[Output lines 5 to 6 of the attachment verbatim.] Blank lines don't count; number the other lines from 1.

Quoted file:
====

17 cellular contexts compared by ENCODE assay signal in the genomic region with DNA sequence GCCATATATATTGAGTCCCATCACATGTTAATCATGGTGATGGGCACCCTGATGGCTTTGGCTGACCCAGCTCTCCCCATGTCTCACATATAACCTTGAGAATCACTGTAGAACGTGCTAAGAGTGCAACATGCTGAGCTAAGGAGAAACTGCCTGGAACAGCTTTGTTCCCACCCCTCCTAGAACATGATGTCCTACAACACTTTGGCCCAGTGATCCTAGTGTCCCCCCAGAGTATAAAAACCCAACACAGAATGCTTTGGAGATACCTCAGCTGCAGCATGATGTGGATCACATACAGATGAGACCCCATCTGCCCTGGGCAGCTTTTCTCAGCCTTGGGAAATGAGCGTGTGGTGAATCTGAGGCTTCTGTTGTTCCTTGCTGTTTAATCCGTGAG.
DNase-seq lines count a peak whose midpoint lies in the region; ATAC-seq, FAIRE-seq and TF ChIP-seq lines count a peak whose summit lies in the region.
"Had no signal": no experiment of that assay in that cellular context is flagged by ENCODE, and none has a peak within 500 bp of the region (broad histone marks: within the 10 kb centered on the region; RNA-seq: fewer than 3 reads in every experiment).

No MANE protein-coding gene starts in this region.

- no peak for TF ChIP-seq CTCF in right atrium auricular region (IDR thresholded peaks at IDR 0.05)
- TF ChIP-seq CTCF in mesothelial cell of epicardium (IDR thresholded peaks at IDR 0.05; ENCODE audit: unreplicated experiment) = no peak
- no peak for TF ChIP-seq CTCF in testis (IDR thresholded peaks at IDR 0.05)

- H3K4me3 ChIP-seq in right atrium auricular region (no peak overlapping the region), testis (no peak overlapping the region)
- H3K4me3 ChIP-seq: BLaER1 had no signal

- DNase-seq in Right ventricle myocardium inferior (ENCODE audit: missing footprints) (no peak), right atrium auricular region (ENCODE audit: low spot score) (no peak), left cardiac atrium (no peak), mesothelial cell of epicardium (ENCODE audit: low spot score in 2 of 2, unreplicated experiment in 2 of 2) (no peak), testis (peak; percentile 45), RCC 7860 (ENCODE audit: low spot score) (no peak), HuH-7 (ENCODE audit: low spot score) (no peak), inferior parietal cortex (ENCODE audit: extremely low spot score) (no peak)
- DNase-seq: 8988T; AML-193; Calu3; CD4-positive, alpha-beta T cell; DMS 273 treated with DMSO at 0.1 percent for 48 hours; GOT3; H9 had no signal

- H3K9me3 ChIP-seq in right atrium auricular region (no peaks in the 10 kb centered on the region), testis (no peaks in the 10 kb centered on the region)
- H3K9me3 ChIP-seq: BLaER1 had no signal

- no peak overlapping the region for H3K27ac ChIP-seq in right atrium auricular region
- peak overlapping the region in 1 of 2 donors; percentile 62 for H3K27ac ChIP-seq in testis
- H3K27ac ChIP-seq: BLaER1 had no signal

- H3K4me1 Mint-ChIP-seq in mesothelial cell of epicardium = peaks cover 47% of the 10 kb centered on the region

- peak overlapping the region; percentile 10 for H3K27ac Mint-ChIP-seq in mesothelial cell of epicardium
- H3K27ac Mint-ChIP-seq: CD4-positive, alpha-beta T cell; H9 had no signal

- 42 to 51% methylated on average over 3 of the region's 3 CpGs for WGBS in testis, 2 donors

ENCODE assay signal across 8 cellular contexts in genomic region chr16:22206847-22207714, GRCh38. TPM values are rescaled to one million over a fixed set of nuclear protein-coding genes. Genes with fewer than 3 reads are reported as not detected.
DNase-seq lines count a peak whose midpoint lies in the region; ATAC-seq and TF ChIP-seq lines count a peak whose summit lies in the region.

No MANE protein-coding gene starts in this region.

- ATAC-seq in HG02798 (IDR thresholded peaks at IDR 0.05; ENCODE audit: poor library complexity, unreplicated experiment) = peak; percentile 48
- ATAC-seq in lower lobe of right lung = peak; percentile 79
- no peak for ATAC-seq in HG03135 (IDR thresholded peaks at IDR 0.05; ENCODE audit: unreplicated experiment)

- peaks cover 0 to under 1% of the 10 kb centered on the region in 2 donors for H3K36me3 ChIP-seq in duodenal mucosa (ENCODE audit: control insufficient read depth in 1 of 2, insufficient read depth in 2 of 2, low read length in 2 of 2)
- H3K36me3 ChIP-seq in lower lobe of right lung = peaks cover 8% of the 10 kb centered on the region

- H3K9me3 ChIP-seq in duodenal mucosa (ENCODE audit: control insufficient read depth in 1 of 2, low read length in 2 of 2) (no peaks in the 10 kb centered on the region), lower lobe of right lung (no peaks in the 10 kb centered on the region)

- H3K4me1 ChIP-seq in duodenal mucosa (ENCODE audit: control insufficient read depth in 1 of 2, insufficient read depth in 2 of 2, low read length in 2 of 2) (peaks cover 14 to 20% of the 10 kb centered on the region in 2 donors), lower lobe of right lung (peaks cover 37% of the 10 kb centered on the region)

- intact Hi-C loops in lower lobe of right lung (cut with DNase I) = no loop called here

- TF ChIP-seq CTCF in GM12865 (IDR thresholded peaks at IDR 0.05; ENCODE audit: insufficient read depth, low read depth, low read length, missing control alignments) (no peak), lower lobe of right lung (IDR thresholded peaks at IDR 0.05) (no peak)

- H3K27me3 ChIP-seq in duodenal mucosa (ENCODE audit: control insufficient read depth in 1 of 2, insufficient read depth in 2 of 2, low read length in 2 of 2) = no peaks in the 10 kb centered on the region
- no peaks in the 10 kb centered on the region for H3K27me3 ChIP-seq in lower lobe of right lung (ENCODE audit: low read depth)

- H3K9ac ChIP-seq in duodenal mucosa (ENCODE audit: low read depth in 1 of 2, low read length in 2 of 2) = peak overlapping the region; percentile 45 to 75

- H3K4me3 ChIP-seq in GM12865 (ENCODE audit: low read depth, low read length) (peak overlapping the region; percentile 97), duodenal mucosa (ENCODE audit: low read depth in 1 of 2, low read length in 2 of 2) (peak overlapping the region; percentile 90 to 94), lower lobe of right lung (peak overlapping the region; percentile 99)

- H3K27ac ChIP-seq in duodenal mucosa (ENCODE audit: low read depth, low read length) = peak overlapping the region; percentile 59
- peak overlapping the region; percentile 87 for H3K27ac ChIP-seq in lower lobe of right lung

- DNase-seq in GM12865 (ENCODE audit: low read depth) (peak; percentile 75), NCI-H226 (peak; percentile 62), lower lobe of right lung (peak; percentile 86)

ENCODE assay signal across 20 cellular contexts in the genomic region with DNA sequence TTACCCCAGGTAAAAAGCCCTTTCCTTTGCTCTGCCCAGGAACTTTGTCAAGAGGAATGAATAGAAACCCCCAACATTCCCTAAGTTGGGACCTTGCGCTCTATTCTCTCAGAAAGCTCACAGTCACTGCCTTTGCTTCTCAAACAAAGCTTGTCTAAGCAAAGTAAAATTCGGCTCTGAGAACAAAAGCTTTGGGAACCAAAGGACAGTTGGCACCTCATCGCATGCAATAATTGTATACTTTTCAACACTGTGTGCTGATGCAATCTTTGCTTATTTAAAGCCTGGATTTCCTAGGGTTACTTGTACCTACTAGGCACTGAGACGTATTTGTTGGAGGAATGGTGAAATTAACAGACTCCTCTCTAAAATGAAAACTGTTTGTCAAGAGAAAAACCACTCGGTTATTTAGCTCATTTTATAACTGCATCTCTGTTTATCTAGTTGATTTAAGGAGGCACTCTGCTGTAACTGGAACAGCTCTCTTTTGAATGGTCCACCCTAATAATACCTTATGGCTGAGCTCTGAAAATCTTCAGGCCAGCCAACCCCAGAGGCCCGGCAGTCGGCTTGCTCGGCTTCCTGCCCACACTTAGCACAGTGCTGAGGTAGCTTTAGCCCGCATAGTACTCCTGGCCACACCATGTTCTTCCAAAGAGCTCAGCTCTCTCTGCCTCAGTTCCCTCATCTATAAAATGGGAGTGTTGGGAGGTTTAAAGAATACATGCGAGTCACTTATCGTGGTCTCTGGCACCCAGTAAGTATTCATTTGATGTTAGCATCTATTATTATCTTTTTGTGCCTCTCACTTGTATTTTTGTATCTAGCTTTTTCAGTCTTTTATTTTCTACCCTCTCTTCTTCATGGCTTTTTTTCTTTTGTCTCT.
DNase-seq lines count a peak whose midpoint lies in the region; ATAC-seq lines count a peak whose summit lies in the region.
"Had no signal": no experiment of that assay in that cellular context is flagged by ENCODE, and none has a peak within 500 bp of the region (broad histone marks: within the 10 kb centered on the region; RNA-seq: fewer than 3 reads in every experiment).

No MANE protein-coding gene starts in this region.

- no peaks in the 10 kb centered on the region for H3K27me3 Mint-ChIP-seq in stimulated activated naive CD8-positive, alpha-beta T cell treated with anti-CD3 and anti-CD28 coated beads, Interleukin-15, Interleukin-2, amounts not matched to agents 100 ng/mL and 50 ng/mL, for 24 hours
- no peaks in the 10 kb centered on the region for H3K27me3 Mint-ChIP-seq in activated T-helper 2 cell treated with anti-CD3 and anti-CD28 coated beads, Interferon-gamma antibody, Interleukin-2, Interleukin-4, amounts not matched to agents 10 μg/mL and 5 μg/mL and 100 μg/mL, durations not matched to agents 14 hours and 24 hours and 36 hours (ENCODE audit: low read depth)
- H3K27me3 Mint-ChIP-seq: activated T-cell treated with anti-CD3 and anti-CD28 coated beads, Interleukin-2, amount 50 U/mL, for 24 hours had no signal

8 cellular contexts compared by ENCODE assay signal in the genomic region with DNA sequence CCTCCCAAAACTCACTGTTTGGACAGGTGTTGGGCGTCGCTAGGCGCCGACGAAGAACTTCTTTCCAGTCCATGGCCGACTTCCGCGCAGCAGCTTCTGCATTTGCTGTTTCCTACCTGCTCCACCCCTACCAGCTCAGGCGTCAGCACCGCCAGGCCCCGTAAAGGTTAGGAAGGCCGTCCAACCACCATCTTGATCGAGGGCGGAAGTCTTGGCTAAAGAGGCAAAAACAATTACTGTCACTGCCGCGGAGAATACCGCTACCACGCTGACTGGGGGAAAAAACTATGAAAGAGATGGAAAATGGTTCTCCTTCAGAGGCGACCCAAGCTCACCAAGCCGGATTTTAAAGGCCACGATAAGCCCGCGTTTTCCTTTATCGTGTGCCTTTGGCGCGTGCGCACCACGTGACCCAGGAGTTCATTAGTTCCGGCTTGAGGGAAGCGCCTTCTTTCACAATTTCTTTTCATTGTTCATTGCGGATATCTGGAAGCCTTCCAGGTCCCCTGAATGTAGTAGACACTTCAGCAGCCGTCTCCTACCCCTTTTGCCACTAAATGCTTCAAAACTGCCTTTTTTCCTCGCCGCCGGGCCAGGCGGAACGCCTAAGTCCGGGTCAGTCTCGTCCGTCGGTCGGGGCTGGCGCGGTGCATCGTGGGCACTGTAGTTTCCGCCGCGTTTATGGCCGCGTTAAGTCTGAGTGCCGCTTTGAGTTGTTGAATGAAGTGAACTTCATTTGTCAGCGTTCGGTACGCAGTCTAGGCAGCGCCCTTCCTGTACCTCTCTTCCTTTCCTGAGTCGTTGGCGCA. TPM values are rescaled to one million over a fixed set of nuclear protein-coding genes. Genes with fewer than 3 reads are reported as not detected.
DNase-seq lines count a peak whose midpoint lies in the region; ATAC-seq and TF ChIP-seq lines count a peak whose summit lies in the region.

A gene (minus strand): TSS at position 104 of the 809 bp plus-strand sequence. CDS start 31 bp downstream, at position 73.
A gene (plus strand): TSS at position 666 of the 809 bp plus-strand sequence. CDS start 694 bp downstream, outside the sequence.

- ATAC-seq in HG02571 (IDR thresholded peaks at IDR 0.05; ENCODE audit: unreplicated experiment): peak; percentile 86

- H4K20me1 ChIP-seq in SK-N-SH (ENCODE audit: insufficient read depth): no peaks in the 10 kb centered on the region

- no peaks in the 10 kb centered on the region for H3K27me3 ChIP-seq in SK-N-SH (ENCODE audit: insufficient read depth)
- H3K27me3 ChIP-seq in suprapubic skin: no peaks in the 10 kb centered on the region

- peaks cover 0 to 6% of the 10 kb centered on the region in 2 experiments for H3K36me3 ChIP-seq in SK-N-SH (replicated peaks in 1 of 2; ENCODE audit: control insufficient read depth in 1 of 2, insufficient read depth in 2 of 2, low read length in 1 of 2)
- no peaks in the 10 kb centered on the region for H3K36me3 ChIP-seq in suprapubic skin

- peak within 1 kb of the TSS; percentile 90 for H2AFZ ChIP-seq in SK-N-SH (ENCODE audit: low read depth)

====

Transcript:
- no peak for TF ChIP-seq CTCF in right atrium auricular region (IDR thresholded peaks at IDR 0.05)
- TF ChIP-seq CTCF in mesothelial cell of epicardium (IDR thresholded peaks at IDR 0.05; ENCODE audit: unreplicated experiment) = no peak